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The Pamphlet Collection of Sir Robert Stout: Volume 70


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Since commencing this paper the writer has found that the classification originally adopted would he somewhat inconvenient, and begs permission therefore to change the title of Part II, from "Miscellaneous Lode-mining" to that given above, which is subdivided as follows:—

A.—Minerals which have been worked in the colony:—
(6)Chromium ores.
(12)Petroleum and oilshales.
(13)Clays and sands.
B.—Minerals which have not been worked in the colony:—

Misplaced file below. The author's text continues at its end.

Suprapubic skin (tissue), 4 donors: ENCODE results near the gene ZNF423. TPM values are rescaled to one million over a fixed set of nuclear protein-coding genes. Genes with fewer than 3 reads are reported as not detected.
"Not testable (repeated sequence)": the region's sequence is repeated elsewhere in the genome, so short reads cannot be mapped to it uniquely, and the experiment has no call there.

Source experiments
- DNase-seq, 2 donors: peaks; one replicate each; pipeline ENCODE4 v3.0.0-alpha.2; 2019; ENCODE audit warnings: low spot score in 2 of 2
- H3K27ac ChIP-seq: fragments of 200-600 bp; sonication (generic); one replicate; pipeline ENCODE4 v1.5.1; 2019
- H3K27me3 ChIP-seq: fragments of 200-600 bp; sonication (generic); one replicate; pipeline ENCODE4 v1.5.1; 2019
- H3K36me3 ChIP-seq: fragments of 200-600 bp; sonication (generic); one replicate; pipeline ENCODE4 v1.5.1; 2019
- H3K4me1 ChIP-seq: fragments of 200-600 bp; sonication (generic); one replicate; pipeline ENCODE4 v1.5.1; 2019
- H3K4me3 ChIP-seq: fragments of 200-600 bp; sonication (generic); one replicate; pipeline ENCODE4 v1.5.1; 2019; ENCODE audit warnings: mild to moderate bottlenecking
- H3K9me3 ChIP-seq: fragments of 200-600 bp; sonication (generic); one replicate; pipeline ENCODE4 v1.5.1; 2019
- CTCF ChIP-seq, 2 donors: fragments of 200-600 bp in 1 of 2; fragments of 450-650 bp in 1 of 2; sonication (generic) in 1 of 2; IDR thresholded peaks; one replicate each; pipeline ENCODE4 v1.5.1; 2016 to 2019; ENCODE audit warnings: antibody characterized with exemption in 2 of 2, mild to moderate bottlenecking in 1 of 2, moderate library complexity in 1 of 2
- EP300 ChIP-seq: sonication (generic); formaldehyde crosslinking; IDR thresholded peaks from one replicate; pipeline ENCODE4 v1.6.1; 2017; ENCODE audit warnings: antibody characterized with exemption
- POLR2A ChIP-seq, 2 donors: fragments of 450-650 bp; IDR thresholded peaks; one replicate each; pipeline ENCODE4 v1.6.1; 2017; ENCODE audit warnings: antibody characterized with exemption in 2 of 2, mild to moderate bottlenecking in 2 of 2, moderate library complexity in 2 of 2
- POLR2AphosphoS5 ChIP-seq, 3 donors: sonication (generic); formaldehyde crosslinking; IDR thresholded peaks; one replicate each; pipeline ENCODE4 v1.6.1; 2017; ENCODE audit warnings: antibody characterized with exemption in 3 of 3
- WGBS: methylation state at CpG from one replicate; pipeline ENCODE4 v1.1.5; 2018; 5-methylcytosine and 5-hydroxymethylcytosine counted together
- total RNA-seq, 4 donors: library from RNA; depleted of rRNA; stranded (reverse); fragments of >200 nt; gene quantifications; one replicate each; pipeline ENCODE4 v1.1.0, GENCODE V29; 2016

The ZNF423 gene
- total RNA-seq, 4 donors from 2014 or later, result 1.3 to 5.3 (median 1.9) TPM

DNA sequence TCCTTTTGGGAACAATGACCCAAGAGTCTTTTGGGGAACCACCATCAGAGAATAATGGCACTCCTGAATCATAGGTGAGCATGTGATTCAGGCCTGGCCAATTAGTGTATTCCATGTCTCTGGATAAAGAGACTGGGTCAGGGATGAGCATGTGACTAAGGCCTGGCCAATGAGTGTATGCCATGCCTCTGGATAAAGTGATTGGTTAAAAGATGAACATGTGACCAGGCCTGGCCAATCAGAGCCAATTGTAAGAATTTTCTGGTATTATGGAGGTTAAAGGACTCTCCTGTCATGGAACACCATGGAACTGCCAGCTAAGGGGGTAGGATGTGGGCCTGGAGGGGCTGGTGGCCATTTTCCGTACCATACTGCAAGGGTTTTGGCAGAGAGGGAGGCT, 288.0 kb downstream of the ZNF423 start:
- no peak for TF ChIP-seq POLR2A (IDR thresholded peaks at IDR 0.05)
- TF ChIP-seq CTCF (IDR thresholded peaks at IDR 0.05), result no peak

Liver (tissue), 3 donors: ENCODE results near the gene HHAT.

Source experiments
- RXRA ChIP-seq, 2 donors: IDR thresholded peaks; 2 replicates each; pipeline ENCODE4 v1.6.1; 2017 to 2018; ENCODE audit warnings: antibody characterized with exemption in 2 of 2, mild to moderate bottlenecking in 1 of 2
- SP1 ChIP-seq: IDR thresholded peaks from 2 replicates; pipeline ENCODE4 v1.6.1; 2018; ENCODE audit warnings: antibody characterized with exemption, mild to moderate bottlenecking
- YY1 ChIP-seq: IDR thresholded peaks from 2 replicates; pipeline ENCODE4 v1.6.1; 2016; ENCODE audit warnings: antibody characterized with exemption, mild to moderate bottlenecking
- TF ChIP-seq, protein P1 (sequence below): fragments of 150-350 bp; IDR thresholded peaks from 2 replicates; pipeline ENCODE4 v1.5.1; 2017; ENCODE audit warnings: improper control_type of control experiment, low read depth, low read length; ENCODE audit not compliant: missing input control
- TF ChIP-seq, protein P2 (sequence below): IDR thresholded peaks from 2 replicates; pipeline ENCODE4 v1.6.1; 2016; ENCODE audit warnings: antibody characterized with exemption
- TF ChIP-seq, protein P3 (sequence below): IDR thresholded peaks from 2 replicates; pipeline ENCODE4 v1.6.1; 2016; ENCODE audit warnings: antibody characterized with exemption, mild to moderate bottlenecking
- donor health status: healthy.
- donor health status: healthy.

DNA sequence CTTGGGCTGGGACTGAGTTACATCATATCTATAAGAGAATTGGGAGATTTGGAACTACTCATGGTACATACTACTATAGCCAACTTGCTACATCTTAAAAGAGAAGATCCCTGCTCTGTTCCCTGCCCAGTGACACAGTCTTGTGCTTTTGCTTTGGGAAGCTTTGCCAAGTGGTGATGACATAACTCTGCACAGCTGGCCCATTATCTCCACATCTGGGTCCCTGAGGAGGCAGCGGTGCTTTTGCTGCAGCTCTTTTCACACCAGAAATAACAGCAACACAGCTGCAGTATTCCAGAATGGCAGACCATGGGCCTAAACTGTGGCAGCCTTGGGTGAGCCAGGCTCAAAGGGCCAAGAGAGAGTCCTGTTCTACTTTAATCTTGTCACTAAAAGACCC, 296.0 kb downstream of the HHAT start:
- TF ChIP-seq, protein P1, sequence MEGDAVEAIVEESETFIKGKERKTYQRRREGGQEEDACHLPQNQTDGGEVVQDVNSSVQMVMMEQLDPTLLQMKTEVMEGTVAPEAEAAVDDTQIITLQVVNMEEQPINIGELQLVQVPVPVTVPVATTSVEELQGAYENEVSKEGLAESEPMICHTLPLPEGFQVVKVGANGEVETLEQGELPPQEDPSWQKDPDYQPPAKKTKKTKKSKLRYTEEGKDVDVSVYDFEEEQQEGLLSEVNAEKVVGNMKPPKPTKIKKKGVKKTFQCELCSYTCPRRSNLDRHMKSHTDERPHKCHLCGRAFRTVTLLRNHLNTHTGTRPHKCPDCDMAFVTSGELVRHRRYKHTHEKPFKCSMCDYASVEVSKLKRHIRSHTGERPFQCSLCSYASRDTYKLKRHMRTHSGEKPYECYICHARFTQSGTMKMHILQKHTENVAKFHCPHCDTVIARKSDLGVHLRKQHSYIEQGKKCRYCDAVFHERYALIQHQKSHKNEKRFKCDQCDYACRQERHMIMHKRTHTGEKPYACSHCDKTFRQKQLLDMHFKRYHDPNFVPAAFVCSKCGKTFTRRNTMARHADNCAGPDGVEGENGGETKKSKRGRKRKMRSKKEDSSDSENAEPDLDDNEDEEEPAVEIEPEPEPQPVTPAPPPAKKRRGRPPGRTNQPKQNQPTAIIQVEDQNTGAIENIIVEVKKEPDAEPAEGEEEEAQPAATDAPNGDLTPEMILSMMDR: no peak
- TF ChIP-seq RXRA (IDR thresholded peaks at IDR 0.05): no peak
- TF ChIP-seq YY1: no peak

(8)Diatomaceous earth.
(10)Precious stones and gems.

There are probably few countries of equal area which contain so great a variety of ores as New Zealand, but at the same time it cannot be said that the natural mineral resources of the colony have been at all worthily developed. One reason for this is the fascination exercised by gold on the mind of the miner. Familiar to him from his earliest infancy, the alpha and omega of all that is desired, he naturally inclines to search for it rather than for any of those less known and less attractive minerals containing valuable metals often in a very homely guise. Then the exceedingly rough nature of the country, already described in the first portion of this paper, has rendered the transport of bulky ores page 40 difficult and indeed often impossible. Reduction works are few and far between, and the expense attendant on treating complex minerals in bulk has usually been very great.